The federal Crown Corporation announced Wednesday (June 27) it will cut the number of trips on its Ocean line from six to three per week.
The company cited declining demand as the reason, despite the fact that the line had 7,000 more passengers in 2011 than a year before.
“Several efforts have been made to at least maintain ridership on the Ocean,” Denis Pinsonneault, VIA’s chief operating officer, told reporters.
“However, the market has evolved … we still believe there’s a strong market for VIA Rail, but the reality is over the last 15 years there has been a decline in our ridership.”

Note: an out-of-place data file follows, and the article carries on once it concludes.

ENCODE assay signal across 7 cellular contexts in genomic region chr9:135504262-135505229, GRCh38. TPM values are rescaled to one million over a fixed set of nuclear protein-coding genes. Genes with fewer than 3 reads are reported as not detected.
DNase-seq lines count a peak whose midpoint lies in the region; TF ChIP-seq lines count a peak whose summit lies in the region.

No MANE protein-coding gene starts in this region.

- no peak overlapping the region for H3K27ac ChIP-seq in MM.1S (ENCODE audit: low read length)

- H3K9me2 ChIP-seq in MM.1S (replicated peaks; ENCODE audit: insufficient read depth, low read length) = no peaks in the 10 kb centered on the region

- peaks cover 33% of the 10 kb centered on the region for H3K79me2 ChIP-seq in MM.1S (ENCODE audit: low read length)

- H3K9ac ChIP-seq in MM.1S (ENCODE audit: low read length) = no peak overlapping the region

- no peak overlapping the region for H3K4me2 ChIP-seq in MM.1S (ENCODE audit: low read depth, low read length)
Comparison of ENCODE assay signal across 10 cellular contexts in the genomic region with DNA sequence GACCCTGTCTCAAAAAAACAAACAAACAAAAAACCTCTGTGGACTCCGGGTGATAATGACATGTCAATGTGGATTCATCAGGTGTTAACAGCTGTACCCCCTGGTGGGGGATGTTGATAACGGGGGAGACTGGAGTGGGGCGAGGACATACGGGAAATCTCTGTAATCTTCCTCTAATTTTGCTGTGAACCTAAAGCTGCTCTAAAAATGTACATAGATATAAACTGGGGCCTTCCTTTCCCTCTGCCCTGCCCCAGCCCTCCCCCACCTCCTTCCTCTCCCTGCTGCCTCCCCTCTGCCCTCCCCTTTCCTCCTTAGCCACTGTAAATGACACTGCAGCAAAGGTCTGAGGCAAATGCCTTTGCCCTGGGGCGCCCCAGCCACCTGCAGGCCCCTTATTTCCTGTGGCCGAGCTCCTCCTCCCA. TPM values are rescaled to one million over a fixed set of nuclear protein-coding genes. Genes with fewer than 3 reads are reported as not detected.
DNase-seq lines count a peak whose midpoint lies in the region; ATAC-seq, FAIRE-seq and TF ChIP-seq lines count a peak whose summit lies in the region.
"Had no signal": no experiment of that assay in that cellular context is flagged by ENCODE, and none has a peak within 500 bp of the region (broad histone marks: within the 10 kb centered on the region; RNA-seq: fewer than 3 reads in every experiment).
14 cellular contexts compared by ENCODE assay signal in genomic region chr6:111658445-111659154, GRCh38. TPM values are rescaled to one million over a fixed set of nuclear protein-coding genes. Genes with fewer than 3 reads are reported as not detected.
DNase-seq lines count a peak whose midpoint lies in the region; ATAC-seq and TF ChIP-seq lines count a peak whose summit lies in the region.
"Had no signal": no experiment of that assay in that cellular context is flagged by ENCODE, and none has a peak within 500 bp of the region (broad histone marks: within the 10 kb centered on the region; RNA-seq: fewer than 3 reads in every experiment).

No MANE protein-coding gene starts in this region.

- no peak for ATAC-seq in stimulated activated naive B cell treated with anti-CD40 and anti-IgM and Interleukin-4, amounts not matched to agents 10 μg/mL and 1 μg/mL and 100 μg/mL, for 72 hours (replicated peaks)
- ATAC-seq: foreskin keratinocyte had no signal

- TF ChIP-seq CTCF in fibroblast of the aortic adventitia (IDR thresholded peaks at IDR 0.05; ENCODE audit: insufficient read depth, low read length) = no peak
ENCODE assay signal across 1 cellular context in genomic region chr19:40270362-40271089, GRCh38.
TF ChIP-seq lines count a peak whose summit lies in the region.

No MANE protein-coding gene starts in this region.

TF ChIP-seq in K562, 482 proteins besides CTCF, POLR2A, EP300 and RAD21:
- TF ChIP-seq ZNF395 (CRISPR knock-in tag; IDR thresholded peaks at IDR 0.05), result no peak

Pinsonneault repeatedly said recent federal budget cuts to the corporation did not drive the decision, noting ridership has decreased by 50 per cent since 1997.
The head of the Canadian Auto Workers Union Local 4005 disputes the company’s line that the demand isn’t there.
“Year after year, our ridership has gone up 7.8 per cent,” Brown said in Halifax.
“I work on the trains. Since January, my trains have been sold out. Sold out, no room. You want to travel, travel the next day.”
The company expects the service cut will affect 45 employees, but Brown said that number could be much higher once all the details are known.
She also said the company has done very little to promote the service in the Maritimes.
VIA Rail lost more than $292 million before its federal operating grant in 2011 – more than half of its $574 million budget. That’s actually a slightly smaller operating deficit than 2010, when the corporation ran a $297 million deficit.